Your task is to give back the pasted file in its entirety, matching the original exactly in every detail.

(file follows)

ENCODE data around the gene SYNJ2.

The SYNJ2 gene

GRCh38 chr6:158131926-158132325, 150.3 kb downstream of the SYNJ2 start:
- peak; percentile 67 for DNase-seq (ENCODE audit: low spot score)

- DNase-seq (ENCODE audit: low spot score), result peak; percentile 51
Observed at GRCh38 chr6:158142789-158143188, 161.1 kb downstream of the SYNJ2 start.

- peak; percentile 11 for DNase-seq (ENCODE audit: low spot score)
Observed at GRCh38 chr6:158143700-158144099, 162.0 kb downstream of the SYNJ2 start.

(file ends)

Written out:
ENCODE data around the gene SYNJ2.

The SYNJ2 gene

GRCh38 chr6:158131926-158132325, 150.3 kb downstream of the SYNJ2 start:
- peak; percentile 67 for DNase-seq (ENCODE audit: low spot score)

- DNase-seq (ENCODE audit: low spot score), result peak; percentile 51
Observed at GRCh38 chr6:158142789-158143188, 161.1 kb downstream of the SYNJ2 start.

- peak; percentile 11 for DNase-seq (ENCODE audit: low spot score)
Observed at GRCh38 chr6:158143700-158144099, 162.0 kb downstream of the SYNJ2 start.